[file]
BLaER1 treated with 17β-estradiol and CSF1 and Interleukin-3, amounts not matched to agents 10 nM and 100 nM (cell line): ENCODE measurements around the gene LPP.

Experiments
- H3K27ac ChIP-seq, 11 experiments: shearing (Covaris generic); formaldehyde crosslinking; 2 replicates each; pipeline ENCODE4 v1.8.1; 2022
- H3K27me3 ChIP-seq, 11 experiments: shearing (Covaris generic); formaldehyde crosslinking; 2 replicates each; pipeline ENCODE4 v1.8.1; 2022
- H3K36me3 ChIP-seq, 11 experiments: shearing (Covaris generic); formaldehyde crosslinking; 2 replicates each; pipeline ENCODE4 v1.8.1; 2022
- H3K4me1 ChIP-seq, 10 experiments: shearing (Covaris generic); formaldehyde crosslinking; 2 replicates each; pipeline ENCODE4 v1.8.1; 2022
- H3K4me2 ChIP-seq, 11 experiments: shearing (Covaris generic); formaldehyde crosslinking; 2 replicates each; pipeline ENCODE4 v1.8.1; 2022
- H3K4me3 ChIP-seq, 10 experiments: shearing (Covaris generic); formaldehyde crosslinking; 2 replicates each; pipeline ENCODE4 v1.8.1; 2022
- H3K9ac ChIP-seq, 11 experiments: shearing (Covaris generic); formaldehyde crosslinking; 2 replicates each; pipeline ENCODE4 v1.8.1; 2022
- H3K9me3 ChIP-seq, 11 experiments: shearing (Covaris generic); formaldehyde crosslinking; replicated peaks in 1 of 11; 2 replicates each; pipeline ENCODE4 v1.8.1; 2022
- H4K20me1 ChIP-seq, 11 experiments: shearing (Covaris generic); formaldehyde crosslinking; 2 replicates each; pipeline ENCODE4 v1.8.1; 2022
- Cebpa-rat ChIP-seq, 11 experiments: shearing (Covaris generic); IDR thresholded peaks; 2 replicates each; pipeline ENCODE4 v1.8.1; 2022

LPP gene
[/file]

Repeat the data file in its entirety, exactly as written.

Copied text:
BLaER1 treated with 17β-estradiol and CSF1 and Interleukin-3, amounts not matched to agents 10 nM and 100 nM (cell line): ENCODE measurements around the gene LPP.

Experiments
- H3K27ac ChIP-seq, 11 experiments: shearing (Covaris generic); formaldehyde crosslinking; 2 replicates each; pipeline ENCODE4 v1.8.1; 2022
- H3K27me3 ChIP-seq, 11 experiments: shearing (Covaris generic); formaldehyde crosslinking; 2 replicates each; pipeline ENCODE4 v1.8.1; 2022
- H3K36me3 ChIP-seq, 11 experiments: shearing (Covaris generic); formaldehyde crosslinking; 2 replicates each; pipeline ENCODE4 v1.8.1; 2022
- H3K4me1 ChIP-seq, 10 experiments: shearing (Covaris generic); formaldehyde crosslinking; 2 replicates each; pipeline ENCODE4 v1.8.1; 2022
- H3K4me2 ChIP-seq, 11 experiments: shearing (Covaris generic); formaldehyde crosslinking; 2 replicates each; pipeline ENCODE4 v1.8.1; 2022
- H3K4me3 ChIP-seq, 10 experiments: shearing (Covaris generic); formaldehyde crosslinking; 2 replicates each; pipeline ENCODE4 v1.8.1; 2022
- H3K9ac ChIP-seq, 11 experiments: shearing (Covaris generic); formaldehyde crosslinking; 2 replicates each; pipeline ENCODE4 v1.8.1; 2022
- H3K9me3 ChIP-seq, 11 experiments: shearing (Covaris generic); formaldehyde crosslinking; replicated peaks in 1 of 11; 2 replicates each; pipeline ENCODE4 v1.8.1; 2022
- H4K20me1 ChIP-seq, 11 experiments: shearing (Covaris generic); formaldehyde crosslinking; 2 replicates each; pipeline ENCODE4 v1.8.1; 2022
- Cebpa-rat ChIP-seq, 11 experiments: shearing (Covaris generic); IDR thresholded peaks; 2 replicates each; pipeline ENCODE4 v1.8.1; 2022

LPP gene